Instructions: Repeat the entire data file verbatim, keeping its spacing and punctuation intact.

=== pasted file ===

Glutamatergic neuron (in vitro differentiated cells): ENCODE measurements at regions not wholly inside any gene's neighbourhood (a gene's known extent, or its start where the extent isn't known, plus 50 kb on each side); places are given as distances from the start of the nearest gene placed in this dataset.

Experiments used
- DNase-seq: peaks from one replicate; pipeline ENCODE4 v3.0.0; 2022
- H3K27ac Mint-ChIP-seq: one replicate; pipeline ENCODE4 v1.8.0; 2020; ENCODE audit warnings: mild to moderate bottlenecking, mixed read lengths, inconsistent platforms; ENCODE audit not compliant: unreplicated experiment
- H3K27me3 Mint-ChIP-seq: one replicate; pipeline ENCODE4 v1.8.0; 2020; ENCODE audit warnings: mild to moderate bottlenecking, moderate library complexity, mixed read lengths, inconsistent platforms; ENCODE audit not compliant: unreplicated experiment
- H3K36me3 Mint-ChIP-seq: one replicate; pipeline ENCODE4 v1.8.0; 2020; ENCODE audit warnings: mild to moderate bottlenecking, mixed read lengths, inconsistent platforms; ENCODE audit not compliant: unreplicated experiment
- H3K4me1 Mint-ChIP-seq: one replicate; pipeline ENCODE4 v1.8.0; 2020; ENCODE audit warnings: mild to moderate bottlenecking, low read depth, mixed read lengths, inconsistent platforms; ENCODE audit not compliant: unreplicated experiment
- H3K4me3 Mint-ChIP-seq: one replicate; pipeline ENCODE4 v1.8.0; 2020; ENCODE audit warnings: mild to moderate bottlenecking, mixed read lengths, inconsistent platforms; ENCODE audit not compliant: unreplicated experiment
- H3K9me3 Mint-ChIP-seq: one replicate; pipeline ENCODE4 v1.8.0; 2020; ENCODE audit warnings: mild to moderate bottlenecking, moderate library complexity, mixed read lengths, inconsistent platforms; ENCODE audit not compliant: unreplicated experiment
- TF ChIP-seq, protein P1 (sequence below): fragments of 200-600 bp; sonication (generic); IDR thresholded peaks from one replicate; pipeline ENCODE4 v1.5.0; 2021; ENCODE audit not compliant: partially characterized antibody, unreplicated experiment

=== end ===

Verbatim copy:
Glutamatergic neuron (in vitro differentiated cells): ENCODE measurements at regions not wholly inside any gene's neighbourhood (a gene's known extent, or its start where the extent isn't known, plus 50 kb on each side); places are given as distances from the start of the nearest gene placed in this dataset.

Experiments used
- DNase-seq: peaks from one replicate; pipeline ENCODE4 v3.0.0; 2022
- H3K27ac Mint-ChIP-seq: one replicate; pipeline ENCODE4 v1.8.0; 2020; ENCODE audit warnings: mild to moderate bottlenecking, mixed read lengths, inconsistent platforms; ENCODE audit not compliant: unreplicated experiment
- H3K27me3 Mint-ChIP-seq: one replicate; pipeline ENCODE4 v1.8.0; 2020; ENCODE audit warnings: mild to moderate bottlenecking, moderate library complexity, mixed read lengths, inconsistent platforms; ENCODE audit not compliant: unreplicated experiment
- H3K36me3 Mint-ChIP-seq: one replicate; pipeline ENCODE4 v1.8.0; 2020; ENCODE audit warnings: mild to moderate bottlenecking, mixed read lengths, inconsistent platforms; ENCODE audit not compliant: unreplicated experiment
- H3K4me1 Mint-ChIP-seq: one replicate; pipeline ENCODE4 v1.8.0; 2020; ENCODE audit warnings: mild to moderate bottlenecking, low read depth, mixed read lengths, inconsistent platforms; ENCODE audit not compliant: unreplicated experiment
- H3K4me3 Mint-ChIP-seq: one replicate; pipeline ENCODE4 v1.8.0; 2020; ENCODE audit warnings: mild to moderate bottlenecking, mixed read lengths, inconsistent platforms; ENCODE audit not compliant: unreplicated experiment
- H3K9me3 Mint-ChIP-seq: one replicate; pipeline ENCODE4 v1.8.0; 2020; ENCODE audit warnings: mild to moderate bottlenecking, moderate library complexity, mixed read lengths, inconsistent platforms; ENCODE audit not compliant: unreplicated experiment
- TF ChIP-seq, protein P1 (sequence below): fragments of 200-600 bp; sonication (generic); IDR thresholded peaks from one replicate; pipeline ENCODE4 v1.5.0; 2021; ENCODE audit not compliant: partially characterized antibody, unreplicated experiment